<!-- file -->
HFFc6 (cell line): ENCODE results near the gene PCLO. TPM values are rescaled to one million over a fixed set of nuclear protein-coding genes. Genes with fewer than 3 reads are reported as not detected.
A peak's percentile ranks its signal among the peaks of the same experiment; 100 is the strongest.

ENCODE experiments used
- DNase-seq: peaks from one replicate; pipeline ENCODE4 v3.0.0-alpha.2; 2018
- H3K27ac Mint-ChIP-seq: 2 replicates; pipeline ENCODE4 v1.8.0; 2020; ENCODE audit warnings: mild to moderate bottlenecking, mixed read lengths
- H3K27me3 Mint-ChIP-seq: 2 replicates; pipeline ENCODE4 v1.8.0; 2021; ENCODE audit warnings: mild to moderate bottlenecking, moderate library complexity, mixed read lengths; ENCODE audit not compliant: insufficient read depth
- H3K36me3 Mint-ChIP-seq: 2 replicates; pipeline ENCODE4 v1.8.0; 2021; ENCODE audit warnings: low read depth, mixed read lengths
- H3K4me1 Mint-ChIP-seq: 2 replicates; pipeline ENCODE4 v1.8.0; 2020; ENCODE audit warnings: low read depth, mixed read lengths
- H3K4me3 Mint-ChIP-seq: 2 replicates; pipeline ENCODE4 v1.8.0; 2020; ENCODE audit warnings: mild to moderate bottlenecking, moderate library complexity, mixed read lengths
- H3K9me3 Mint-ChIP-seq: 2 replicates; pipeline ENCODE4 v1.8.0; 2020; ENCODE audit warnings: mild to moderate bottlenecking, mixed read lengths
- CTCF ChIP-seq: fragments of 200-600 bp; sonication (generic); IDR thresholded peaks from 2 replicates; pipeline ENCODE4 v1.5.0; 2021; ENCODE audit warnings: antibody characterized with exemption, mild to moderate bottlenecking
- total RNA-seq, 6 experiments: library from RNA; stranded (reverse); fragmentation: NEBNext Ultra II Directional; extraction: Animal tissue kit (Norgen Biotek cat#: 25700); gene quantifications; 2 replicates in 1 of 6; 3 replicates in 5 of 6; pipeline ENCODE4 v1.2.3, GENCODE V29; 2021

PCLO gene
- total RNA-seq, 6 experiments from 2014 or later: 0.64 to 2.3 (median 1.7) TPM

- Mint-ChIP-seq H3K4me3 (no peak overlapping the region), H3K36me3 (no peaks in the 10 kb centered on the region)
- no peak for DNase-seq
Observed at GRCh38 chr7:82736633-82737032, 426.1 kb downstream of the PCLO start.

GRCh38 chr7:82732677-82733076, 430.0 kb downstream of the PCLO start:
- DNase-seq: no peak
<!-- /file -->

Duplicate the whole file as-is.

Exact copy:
HFFc6 (cell line): ENCODE results near the gene PCLO. TPM values are rescaled to one million over a fixed set of nuclear protein-coding genes. Genes with fewer than 3 reads are reported as not detected.
A peak's percentile ranks its signal among the peaks of the same experiment; 100 is the strongest.

ENCODE experiments used
- DNase-seq: peaks from one replicate; pipeline ENCODE4 v3.0.0-alpha.2; 2018
- H3K27ac Mint-ChIP-seq: 2 replicates; pipeline ENCODE4 v1.8.0; 2020; ENCODE audit warnings: mild to moderate bottlenecking, mixed read lengths
- H3K27me3 Mint-ChIP-seq: 2 replicates; pipeline ENCODE4 v1.8.0; 2021; ENCODE audit warnings: mild to moderate bottlenecking, moderate library complexity, mixed read lengths; ENCODE audit not compliant: insufficient read depth
- H3K36me3 Mint-ChIP-seq: 2 replicates; pipeline ENCODE4 v1.8.0; 2021; ENCODE audit warnings: low read depth, mixed read lengths
- H3K4me1 Mint-ChIP-seq: 2 replicates; pipeline ENCODE4 v1.8.0; 2020; ENCODE audit warnings: low read depth, mixed read lengths
- H3K4me3 Mint-ChIP-seq: 2 replicates; pipeline ENCODE4 v1.8.0; 2020; ENCODE audit warnings: mild to moderate bottlenecking, moderate library complexity, mixed read lengths
- H3K9me3 Mint-ChIP-seq: 2 replicates; pipeline ENCODE4 v1.8.0; 2020; ENCODE audit warnings: mild to moderate bottlenecking, mixed read lengths
- CTCF ChIP-seq: fragments of 200-600 bp; sonication (generic); IDR thresholded peaks from 2 replicates; pipeline ENCODE4 v1.5.0; 2021; ENCODE audit warnings: antibody characterized with exemption, mild to moderate bottlenecking
- total RNA-seq, 6 experiments: library from RNA; stranded (reverse); fragmentation: NEBNext Ultra II Directional; extraction: Animal tissue kit (Norgen Biotek cat#: 25700); gene quantifications; 2 replicates in 1 of 6; 3 replicates in 5 of 6; pipeline ENCODE4 v1.2.3, GENCODE V29; 2021

PCLO gene
- total RNA-seq, 6 experiments from 2014 or later: 0.64 to 2.3 (median 1.7) TPM

- Mint-ChIP-seq H3K4me3 (no peak overlapping the region), H3K36me3 (no peaks in the 10 kb centered on the region)
- no peak for DNase-seq
Observed at GRCh38 chr7:82736633-82737032, 426.1 kb downstream of the PCLO start.

GRCh38 chr7:82732677-82733076, 430.0 kb downstream of the PCLO start:
- DNase-seq: no peak